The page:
First Published: 2018-01-20

Assad regime says Syria a 'tourist' destination
Having largely destroyed the ancient city of Aleppo, the Assad regime wants world to visit what remains - as a tourist destination.
Middle East Online

Most countries advise citizens against all travel to Syria.

DAMASCUS - It is over a year since Bashar al-Assad's regime, with the help of Russian air strikes and barrel bombs, pounded the rebel-held east of Aleppo into submission.

Buildings were flattened, those who survived were left terrorised, hungry and filled with despair, and the stench of dead bodies rose up from the rubble as families searched for their loved ones.

Now, having largely destroyed the city it sought to control, the Assad regime wants the world to visit what remains: as a tourist destination.

This week the Syrian government is advertising Aleppo, along with other destinations in Syria, at the Fitur International Tourism Trade Fair in Madrid, "promoting" the country's attractions to the world.

It is the first time Syria has attended the trade fair since 2011, before the war broke out.

Along with the ruins of Aleppo, it also encourages people to visit the ancient Roman-era ruins of Palmyra, the UNESCO-listed archaeological site which was twice controlled by the Islamic State (IS) group.

IS fighters blew up some of the temples and burial towers before being forced out of the city for the final time last year by Syrian government forces and their Russian backers.

"This year is the time to rebuild Syria and our economy," Bassam Barsik, director of marketing at the Syrian Ministry of Tourism, said.

Barsik said 1.3 million foreign visitors travelled to Syria last year, although that figure includes those who came from neighbouring Lebanon for only one day.

"We're targeting two million visitors this year," he said.

He argued that religious destinations, such as the historic Christian town of Maaloula, one of the last places on earth where Aramaic is still spoken, are still a draw to tourists.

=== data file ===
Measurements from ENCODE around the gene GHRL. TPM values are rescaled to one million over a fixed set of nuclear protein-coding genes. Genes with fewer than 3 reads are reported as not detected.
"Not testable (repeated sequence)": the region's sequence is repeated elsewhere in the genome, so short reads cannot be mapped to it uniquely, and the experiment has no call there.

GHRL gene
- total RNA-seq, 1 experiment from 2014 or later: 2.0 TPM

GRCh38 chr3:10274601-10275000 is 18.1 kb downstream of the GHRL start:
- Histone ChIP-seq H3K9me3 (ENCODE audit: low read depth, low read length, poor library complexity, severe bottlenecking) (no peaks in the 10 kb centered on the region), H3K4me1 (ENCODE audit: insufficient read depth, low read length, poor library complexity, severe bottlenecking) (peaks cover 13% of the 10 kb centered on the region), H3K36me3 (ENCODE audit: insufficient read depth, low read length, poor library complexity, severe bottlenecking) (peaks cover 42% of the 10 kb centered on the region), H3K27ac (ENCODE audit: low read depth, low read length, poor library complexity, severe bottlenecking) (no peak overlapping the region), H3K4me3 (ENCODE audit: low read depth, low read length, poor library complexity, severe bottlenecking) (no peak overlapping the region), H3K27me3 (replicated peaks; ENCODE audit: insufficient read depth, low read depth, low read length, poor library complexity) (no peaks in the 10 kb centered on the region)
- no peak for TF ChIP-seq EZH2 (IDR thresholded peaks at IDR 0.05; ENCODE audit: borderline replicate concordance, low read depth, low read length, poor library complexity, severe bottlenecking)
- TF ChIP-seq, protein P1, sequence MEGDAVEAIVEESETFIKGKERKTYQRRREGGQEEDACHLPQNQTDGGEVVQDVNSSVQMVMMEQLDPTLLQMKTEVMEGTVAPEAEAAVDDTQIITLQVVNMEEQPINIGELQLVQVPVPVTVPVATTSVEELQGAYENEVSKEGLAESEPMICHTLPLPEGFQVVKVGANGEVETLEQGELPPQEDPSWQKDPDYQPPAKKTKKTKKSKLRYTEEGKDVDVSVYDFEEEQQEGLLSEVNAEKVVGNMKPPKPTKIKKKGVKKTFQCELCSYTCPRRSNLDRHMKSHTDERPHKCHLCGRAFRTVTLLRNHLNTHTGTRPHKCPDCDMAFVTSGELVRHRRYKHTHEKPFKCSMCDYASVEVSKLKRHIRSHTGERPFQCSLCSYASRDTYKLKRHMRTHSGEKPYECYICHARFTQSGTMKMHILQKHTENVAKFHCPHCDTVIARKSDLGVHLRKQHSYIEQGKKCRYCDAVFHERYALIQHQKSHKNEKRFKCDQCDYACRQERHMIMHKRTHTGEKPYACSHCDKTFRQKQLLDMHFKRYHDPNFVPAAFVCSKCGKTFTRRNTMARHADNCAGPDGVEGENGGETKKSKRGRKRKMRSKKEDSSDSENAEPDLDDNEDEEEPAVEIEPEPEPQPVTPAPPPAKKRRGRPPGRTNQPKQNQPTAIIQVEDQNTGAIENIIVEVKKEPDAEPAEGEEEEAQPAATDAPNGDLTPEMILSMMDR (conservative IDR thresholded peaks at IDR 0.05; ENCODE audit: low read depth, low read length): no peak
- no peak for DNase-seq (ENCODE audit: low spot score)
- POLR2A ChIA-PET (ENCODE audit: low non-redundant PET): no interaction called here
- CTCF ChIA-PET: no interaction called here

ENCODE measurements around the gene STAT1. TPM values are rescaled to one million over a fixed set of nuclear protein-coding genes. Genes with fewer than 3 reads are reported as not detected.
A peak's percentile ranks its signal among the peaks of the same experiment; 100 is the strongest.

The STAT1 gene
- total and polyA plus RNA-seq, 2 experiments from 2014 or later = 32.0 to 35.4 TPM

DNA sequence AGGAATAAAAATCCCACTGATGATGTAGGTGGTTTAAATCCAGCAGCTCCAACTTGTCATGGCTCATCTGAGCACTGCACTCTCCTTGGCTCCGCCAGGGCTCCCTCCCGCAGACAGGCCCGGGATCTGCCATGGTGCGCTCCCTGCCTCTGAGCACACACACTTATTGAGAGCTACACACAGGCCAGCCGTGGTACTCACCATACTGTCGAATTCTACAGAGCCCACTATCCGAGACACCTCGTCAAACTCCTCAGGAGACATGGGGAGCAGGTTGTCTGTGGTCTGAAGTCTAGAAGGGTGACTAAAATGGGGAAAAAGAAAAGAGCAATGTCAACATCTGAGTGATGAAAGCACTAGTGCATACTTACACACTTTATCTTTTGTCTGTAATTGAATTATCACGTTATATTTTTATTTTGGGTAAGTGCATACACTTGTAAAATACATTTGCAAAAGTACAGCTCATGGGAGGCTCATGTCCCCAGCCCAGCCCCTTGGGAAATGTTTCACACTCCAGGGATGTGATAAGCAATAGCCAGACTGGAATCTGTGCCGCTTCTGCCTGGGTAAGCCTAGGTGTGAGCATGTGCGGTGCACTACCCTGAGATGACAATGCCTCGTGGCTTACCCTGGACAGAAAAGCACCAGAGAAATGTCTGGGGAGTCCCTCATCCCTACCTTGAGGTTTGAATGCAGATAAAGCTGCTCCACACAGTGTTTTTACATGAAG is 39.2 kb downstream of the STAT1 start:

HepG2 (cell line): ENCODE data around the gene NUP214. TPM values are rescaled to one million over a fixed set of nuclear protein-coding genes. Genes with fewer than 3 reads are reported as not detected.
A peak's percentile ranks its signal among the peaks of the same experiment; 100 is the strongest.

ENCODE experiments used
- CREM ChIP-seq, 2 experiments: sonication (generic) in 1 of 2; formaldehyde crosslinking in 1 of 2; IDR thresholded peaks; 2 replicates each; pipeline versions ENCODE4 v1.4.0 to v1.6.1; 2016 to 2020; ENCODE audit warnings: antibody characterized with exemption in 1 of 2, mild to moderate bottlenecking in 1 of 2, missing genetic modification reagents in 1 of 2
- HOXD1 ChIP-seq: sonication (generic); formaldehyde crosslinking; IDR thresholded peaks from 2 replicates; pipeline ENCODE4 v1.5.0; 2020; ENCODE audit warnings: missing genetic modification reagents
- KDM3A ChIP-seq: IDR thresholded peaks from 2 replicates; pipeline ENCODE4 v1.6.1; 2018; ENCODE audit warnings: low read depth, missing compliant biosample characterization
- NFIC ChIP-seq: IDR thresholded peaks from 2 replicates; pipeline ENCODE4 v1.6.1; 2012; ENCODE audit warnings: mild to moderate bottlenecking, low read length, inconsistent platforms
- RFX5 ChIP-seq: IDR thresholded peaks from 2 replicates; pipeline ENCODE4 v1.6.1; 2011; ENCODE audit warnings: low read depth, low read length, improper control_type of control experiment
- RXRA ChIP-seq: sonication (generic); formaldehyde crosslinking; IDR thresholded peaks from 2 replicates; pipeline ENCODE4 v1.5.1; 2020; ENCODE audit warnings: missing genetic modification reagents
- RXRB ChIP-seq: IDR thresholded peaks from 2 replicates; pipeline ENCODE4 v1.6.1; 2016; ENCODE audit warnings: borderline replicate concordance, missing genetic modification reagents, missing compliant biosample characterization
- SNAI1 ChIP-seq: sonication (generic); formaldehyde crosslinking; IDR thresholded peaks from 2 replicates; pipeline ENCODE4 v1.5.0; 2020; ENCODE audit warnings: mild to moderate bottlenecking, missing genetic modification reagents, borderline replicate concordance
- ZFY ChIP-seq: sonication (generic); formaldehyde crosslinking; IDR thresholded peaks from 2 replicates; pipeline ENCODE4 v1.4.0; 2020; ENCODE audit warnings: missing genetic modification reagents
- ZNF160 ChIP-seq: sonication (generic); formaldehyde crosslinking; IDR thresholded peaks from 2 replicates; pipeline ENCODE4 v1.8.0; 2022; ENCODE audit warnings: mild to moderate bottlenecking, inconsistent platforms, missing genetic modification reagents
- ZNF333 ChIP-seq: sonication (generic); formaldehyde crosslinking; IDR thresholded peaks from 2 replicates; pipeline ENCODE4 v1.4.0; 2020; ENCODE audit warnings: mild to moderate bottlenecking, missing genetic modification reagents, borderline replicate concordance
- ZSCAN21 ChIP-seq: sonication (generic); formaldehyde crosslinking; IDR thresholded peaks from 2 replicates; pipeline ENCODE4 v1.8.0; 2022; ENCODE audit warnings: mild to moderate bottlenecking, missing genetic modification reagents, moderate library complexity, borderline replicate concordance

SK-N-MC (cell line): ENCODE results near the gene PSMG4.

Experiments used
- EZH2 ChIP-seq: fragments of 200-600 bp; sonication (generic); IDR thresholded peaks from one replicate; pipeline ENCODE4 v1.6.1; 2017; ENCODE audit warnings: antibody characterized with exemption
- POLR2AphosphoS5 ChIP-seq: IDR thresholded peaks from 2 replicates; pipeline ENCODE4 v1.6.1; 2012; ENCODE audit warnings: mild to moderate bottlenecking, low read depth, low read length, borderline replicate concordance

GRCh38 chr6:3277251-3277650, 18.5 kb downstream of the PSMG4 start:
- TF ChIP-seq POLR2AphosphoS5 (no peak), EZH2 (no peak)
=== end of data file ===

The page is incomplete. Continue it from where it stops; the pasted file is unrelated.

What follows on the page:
Damascus, Tartus, Latakia and the historic Crusader castle of Krak des Chevaliers close to the border with Lebanon, although damaged by bombing, are other possible attractions.

"In 2017, the army controlled much of the country, and that was a big help to promote Syria abroad and attract tourist groups again," said Barsik.

Most countries advise citizens against all travel to Syria.

The war has displaced millions of people and is estimated to have claimed the lives of at least 340,000 people since 2011.


Rebels evacuate Syria's Eastern Ghouta

Sarkozy says life ‘living hell’ since corruption allegations

Turkey’s largest media group to be sold to Erdogan ally

Hezbollah leader says debt threatens Lebanon disaster

Exiled Syrian doctors treat refugees in Turkey

In world first, flight to Israel crosses Saudi airspace

Saudi, US must pursue 'urgent efforts' for Yemen peace: Mattis

US, Jordan launch new counterterrorism training centre

Two Hamas security force members killed in raid on bomb suspect

Turkey gives watchdog power to block internet broadcasts

EU leaders to condemn Turkey’s ‘illegal’ actions in Mediterranean

Ahed Tamimi reaches plea deal for eight months in jail

UN launching final push to salvage Libya political agreement

Conditions for displaced from Syria's Ghouta 'tragic': UN

Sisi urges Egyptians to vote, denies excluding rivals

Rights Watch says Libya not ready for elections

Saudis revamp school curriculum to combat Muslim Brotherhood

American mother trapped in Syria’s Ghouta calls out Trump

Syria workers say French firm abandoned them to jihadists

Grim Nowruz for Kurds fleeing Afrin

Sarkozy back in custody for second day of questioning

'Saudization' taking its toll on salesmen

Syrian rebels reach evacuation deal in Eastern Ghouta town

Israel confirms it hit suspected Syrian nuclear reactor in 2007

UN says Turkey security measures 'curtail human rights'

Netanyahu says African migrants threaten Jewish majority

US Senate votes on involvement in Yemen war as Saudi prince visits

What a ‘limited strike’ against Syria’s Assad might mean

Erdogan tells US to stop ‘deceiving’, start helping on Syria

IS controls Damascus district in surprise attack

French ex-president held over Libya financing allegations

NGO says Israeli army violating Palestinian minors’ rights

Human rights chief slams Security Council for inaction on Syria

US warns Turkey over civilians caught in Syria assault

Saudi crown prince keen to cement ties with US

Abbas calls US ambassador to Israel 'son of a dog'

Erdogan vows to expand Syria op to other Kurdish-held areas

Kurdish envoy accuses foreign powers of ignoring Turkish war crimes

Morocco authorities vow to close Jerada's abandoned mines

Israeli soldier sees manslaughter sentence slashed

Turkey insists no plans to remain in Afrin

Cairo voters show unwavering support for native son Sisi

Forum in Jordan explores new teaching techniques

Gaza Strip woes receive renewed attention but no fix is expected

Kurds, Syrian opposition condemn Afrin looting